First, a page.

How to Control Your Time Bandits
You work hard all day on a bunch of stuff. There are emails, phone calls, tasks, interruptions – and the fires that would burn out of control had you hesitated to step in.
You have busy days, but what meaningful work do you truly accomplish? How much progress do you make on those gotta-do projects scattered all over your plate?
FACT: Being "busy" does not translate into being productive and making forward progress.
Being busy can mean you're procrastinating on work you should be doing.
Being busy can mean that you're doing work that others can and should be doing.
Lastly, being busy can mean that you've set yourself up to be an easy target for time bandits.
There are all sorts of time bandits just waiting to rob you of your precious time. And they don’t even need to pick a lock to rob tiny morsels or big chunks of your time.
Leaders often leave their time fully exposed and unprotected. The only way to protect your time is to manage and defend it.
But managing your time is like going on a diet or strict workout program. It requires a system and the discipline to be steadfastly accountable to it. Only then will the time bandits be held at bay.
If you’re tired of being robbed by time bandits, lock on to the following No-Compromise Leadership time management disciplines:
- It's you against the time bandits: Managing and defending your time is a deeply personal commitment to get your work done while fulfilling your responsibilities as a leader to those you lead. Controlling your time and how you use it is a solo act that is 100% dependent on your thinking and behavior. You can hire someone that is highly organized to help you manage your time … but you'll drive that organized person crazy if you continue to free-float through time by doing what you want, when you want. Time bandits will rob you blind while you bounce around your busy day accomplishing little to nothing.
- Build a “Time-Flow Plan”: At Strategies, we are relentless when it comes to coaching owners and leaders on how to build and live a cash-flow plan. There’s little difference between planning expense allocations and planning how to allocate your time. You begin by determining how much time you have to allocate in a month, week and day. Begin with the gotta-do’s like meetings and high-value events that you must attend. Next, schedule time, even if it’s an hour or two every other day, to work on high-value projects. Essentially, you are booking time for yourself to work on new systems, innovations and growth projects. Just make sure the time you’re booking for yourself is the time of day that’s most productive for you. I like early morning for writing and projects. Live your time-flow plan. No compromise.
- Deadlines and milestones: If a project or initiative lacks a deadline, it rarely crosses the finish line. If it does, it’s often over budget and a little too late for the party. Deadlines create urgency. Milestones are mini-deadlines that break up a project into manageable pieces. If you’re not using a project management system to structure and drive your projects through to completion, you’re leaving the door wide open for the time bandits. There are many powerful, affordable and easy to use web-based systems available - but they only work if you and your team are disciplined to stick with it. (Hint: Strategies is building a web-based system for you.)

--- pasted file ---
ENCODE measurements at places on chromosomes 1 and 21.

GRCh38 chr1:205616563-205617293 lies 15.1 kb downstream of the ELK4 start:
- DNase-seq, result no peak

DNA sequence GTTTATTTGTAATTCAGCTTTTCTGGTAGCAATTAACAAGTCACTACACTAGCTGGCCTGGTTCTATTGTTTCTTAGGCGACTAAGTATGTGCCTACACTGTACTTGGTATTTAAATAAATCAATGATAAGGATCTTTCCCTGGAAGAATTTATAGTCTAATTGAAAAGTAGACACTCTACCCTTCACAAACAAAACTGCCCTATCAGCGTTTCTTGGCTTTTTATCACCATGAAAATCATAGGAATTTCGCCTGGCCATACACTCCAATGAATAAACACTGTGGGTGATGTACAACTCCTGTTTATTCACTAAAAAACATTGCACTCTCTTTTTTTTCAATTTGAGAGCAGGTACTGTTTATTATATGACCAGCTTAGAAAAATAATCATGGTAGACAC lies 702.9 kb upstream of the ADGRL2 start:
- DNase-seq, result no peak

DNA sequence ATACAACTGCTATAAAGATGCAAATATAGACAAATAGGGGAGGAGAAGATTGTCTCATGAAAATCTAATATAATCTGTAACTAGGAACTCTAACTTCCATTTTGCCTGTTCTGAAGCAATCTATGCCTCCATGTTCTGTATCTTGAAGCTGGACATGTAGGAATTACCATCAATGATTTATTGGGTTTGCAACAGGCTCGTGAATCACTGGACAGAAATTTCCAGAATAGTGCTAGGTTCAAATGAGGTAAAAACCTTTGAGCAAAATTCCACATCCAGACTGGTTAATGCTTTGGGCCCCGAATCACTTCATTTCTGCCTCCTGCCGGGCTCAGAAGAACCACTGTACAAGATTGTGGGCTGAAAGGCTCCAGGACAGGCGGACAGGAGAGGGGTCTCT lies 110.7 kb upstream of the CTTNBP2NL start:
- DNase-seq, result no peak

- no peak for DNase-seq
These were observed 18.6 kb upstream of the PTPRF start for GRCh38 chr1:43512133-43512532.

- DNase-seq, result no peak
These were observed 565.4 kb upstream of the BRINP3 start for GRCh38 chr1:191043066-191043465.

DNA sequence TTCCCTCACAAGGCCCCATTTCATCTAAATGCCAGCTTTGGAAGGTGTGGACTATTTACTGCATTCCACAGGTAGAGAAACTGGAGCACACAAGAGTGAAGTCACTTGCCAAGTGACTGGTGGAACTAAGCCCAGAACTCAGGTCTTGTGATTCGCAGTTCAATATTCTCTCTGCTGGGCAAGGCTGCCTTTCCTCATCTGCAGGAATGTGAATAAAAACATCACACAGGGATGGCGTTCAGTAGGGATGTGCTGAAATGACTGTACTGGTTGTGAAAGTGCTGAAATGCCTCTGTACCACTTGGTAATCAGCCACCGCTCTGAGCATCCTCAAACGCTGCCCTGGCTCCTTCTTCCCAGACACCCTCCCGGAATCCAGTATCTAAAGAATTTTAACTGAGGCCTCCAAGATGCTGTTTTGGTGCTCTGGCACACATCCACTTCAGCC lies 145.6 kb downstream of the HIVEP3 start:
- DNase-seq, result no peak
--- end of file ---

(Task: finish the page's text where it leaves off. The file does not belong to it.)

- Filter interruptions: Interruptions are part of leadership simply because you are a decision maker. People want and need you for advice, guidance and solutions. But in that flow of interruptions coming at you, some are essential and urgent. Likewise, there are interruptions that are non-essential and nothing more than cleverly disguised time bandits. Filtering interruptions can be as simple as asking how urgent the issue is. If it's urgent, deal with it. If it's not urgent and non-essential, you can either schedule a date and time to address it, or direct the person to someone that can. The rule in filtering interruptions is to be respectful without compromising your time commitments. And yes, there will be times when an issue or crisis can, and should, blow up your schedule.
- Protect your plate by keeping other people’s stuff on theirs: Leaders are problem solvers. But a leader's true role is to develop those they lead to achieve their full potential. If your open-door policy has a bright flashing "Problem Solver" sign over it, you are giving an open invitation to any and all time bandits to enter. Simply put, if you're the self-proclaimed problem solver, you are enabling others to easily move problems from their plate to yours - problems that in most cases, can and should be solved on their own. The moment you say, "OK, I'll take care of it," the transfer to your already overflowing plate is complete. The best response is, "I understand, so what do you think your best options are?" Coach, guide and encourage the employee to find the solution on their own. That's how you develop talent and innovative thinking … and keep other people's stuff on their plates and off yours.
Here's my Challenge to you: Never be your own time bandit. Discipline and commitment is how to take control, manage, and defend against time bandits.
But the worst time bandit of all can be you. As leader, it's easy to fall into that entitlement thinking that you can do what you want.
Remember, your boss is the company.
- Your job is to drive The Four Business Outcomes: productivity, profitability, team retention and customer loyalty.
- Your job is to keep the company's vision shining bright and its culture pure.
- Your job is to take the company and its people to a better place.
There is little time left on your schedule for wasting time and goofing off. No compromise.
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